Britten's centenary year 2013 prompted numerous performances across the UK, including at Tewkesbury Abbey during the Cheltenham Music Festival,[76] and the Thaxted Festival where 120 local children appeared as the animals.[77] An Aldeburgh Festival production as a finale to the centenary year was staged in November, on the eve of Britten's 100th birthday anniversary, in his home town of Lowestoft. Andrew Shore appeared as Noye, and Felicity Palmer as Mrs Noye.[78] It was directed by Martin Duncan and broadcast in the UK on BBC Radio 3 on 24 November.[79] Outside the UK, several professional companies mounted centenary year productions involving local children, including the Santa Fe Opera,[80] and the New Orleans Opera which mounted its first production of any Britten opera.[81]



The approach to the ancient story of Noah through an essentially medieval convention, realized in Elizabethan language of a fairly lowly order, was a splendid formula for arousing children's sense of the fitting ... Whereas the church parables were to couch their most overtly spiritual sentiments in terms of ... Gregorian plainchant, his children in Noye's Fludde most effortlessly recognize an act of praise as their own when couched in terms to which their conditioning has accustomed them – that is, ... universally familiar English hymnody.

Peter Evans: The Music of Benjamin Britten[82]

Noye's Fludde has been described by the musicologist Arnold Whittall as a forerunner of Britten's church parables of the 1960s,[83][84] and by the composer's biographer Paul Kildea as a hybrid work, "as much a cantata as an opera".[85] Most of the orchestral writing, says the music analyst Eric Roseberry, lies "well within the range of intelligent young players of very restricted technique".[33] Several episodes of the opera – such as "the grinding conflict of Britten's passacaglia theme against Dykes's familiar hymn-tune in the storm" – introduces listeners and the youthful performers to what Roseberry terms "a contemporary idiom of dissonance", in contrast to the "outworn style" of most music written for the young.[86] With its innovatory arrangement of vocal and instrumental forces, Noye's Fludde is summarised by Whittall as "a brilliant demonstration of how to combine the relatively elementary instrumental and vocal skills of amateurs with professionals to produce a highly effective piece of music theatre."[87]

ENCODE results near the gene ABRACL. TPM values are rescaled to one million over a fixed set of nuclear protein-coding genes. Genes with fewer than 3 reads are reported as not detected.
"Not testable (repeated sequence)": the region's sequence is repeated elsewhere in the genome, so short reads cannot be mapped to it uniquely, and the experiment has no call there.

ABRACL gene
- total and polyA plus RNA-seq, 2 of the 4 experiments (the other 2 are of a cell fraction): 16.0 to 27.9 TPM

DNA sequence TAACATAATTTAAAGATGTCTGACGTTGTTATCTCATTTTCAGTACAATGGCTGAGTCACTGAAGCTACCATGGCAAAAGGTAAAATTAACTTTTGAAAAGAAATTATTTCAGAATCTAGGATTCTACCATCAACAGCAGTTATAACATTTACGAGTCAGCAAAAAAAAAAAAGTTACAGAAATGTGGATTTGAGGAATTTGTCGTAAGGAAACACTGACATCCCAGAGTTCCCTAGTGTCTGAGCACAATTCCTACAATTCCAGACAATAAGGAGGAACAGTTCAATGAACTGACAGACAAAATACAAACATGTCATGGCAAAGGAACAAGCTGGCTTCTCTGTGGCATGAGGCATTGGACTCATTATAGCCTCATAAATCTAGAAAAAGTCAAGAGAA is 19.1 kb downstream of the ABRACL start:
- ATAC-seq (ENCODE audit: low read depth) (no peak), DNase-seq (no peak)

The opera begins with a short, "strenuous" instrumental prelude,[88] which forms the basis of the musical accompaniment to the opening congregational hymn; its first phrase is founded on a descending bass E-B-F, itself to become an important motif.[n 11] Humphrey Carpenter notes that throughout the hymn the bass line is out of step with the singing, an effect which, he says, "suggests an adult world where purity is unattainable".[12] Following the hymn, the Voice of God is accompanied, as it is in all his pre-flood warnings and declamations, by the E-B-F notes from the opera's opening bass line, sounded on the timpani.[88][n 12] After Noye's response in recitative, the next musical episode is the entry of Noye's children and their wives, a passage which, Carpenter suggests, replaces the pessimism of the adult word with "the blissful optimism of childhood".[12] The syncopated tune of the children's song is derived from the final line of Noye's recitative: "As God has bidden us doe".[91]

Mrs Noye and her Gossips enter to an F sharp minor distortion of the children's tune, which reflects their mocking attitude.[91] In Noye's song calling for the ark to be built, a flood leitmotiv derived from the first line of the opening hymn recurs as a solemn refrain.[92] The music which accompanies the construction work heavily involves the children's orchestra, and includes recorder trills, pizzicato open strings, and the tapping of oriental temple-blocks.[12] After the brief "quarrel" duet between Noye and his wife in 6/8 time, timpani-led percussion heralds the Voice of God's order to fill the ark. Bugle fanfares announce the arrival of the animals, who march into the ark to a "jauntily innocent" tune in which Roseberry detects the spirit of Mahler;[92] the fanfares punctuate the entire march. The birds are the last group to enter the ark, to the accompaniment of a three-part canon sung by Noye's children and their wives. In the final scene before the storm, where Noye and his family try to persuade Mrs Noye to join them in the ark in G major, the music expresses Mrs Noye's obstinacy by having her reply accompanied by a D sharp pedal which prepares for the Gossips' drinking scherzo in E minor. The slap which Mrs Noye administers when finally persuaded is accompanied by an E major fortissimo.[93]

The storm scene which forms the centre of the opera is an extended passacaglia, the theme of which uses the entire chromatic scale.[94][n 13] In a long instrumental introduction, full rein is given to the various elements of the children's orchestra. Slung mugs struck with a wooden spoon give the sound of the first raindrops. Trills in the recorders represent the wind, strings impersonate waves, while piano chords outline the flood leitmotiv.[35][93] The sound builds to a peak with thunder and lightning from the percussion. When "Eternal Father" is sung at the climax of the storm, the passacaglia theme provides the bass line for the hymn.[97] After the hymn, the minor-key fury of the passacaglia gradually subsides, resolving into what Roseberry describes as "a dewy, pastoral F major" akin to that of the finale of Beethoven's Pastoral Symphony.[98] Noye's reappearance is followed by the brief waltzes for the Raven, accompanied by solo cello, and the Dove, the latter a flutter-tongued recorder solo the melody of which is reversed when the Dove returns.[99][100]